We love the natural feel of Uncoated cards – our uncoated stocks all have something special and unique about them that make them a popular choice, however these kinds of paper are not suitable for all kinds of designs. Designing for Uncoated stock generally has some more challenges and considerations than Coated stock:
Uncoated cards have a porous surface, which absorbs ink and can make colours appear duller and not as crisp.
If you think about it in simple terms, coated stocks are like a pane of smooth glass and uncoated stocks are like a sponge. Ink will sit nicely on top of a coated (glass) stock surface – giving a bright and colourful, clean crisp output. Whereas the uncoated paper will absorb some ink (like a sponge) causing colours to appear duller and less vibrant; even not as sharp.
Print settings are optimised and calibrated for each type of stock to give the best output – however this effect is a property of the paper. Many designers will add more saturation to colours when designing for an Uncoated stock due to this effect. Others will create their designs with this "inconsistent" look as a desired effect, as it does tend to make the print feel more rustic, or handmade.
For the same reasons as above, it should be taken into consideration that colours will appear different when printed on different stocks – especially between uncoated and coated stocks.
Even though exactly the same ink, colour breakdown and printing method is used; there can be a large difference in the appearance of the colour on different coatings. If you are printing the same colour/s over many products (such as a range of branding collateral) – we recommend ordering the same card stock for each product.
Due to the slight texture in the paper and the way the ink is absorbed by uncoated paper – large areas of solid colour can appear inconsistent. Grains in the paper also effect how the ink is absorbed which can causes inconsistencies. If your design has large areas of solid colours (especially dark colours) – we would suggest ordering a coated option to keep this looking consistent.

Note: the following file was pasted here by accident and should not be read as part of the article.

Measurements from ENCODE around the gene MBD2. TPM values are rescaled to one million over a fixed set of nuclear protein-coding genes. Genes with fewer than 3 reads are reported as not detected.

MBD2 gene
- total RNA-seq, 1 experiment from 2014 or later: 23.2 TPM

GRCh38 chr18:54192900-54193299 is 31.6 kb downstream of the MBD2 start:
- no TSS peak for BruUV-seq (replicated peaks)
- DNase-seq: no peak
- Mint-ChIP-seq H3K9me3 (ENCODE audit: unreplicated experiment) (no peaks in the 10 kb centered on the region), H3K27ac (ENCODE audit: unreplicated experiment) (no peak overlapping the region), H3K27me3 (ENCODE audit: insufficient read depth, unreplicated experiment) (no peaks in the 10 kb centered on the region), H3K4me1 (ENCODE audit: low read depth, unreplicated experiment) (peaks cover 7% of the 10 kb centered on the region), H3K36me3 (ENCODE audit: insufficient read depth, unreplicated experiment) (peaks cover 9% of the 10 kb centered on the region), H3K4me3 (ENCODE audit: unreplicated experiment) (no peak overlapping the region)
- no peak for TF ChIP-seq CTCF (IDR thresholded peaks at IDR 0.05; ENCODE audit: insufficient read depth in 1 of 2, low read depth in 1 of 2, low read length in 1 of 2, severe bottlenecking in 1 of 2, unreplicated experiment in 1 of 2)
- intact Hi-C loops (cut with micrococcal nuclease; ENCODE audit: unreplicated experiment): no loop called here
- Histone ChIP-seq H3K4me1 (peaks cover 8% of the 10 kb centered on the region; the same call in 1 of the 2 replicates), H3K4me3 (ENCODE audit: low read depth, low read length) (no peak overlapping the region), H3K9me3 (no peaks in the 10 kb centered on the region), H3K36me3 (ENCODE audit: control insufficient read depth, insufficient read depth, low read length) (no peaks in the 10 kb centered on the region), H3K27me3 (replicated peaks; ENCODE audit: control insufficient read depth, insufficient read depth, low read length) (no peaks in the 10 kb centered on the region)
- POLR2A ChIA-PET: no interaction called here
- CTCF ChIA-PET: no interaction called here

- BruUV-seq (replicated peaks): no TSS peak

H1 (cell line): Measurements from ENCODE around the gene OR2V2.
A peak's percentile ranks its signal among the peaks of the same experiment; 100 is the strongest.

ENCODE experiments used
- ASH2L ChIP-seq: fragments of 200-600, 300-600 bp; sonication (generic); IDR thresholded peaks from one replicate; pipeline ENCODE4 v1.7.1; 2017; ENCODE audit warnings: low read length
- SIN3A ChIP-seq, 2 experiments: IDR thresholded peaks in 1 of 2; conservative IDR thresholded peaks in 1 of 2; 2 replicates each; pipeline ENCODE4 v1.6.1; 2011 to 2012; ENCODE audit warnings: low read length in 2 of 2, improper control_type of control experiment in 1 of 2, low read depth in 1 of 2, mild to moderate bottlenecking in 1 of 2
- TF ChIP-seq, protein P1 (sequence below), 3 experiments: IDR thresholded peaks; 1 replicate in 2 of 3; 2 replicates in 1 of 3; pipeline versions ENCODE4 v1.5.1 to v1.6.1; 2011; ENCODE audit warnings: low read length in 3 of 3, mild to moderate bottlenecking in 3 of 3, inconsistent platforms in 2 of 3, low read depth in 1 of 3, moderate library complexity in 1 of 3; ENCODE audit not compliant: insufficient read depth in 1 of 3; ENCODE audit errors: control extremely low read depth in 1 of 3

Note that when uncoated stocks are digitally printed, the printed areas will appear to have a sheen on top. This is not a gloss but rather the result of how toner prints onto the stock. If you prefer to have a fully matte finish, we suggest upgrading to an uncoated stock with Offset output.
Fraying / Chipping
If you are planning to print a full bleed design on both sides of the card (full bleed = any printed artwork that extends all the way to the trim edge) you may see chipping on one side. Chipping, also known as "fraying", appears as small chips in the ink along the trim edge. This occurs most often with uncoated stock and digital output printing. To avoid this you can modify your design so one side does not have full bleed or you can choose to print your design on a coated stock with Silk Matte Laminate coating instead. Offset output print on uncoated stock is less likely to show obvious chipping even with full bleed on both sides, however there is always a chance of some fraying on uncoated stocks.
Please note that due to the production process of the post-consumer recycled stock – there may be tiny black specks and dark fibres throughout the card. These specks are only noticeable when viewed closely, and they do not affect the overall look of the card or print output.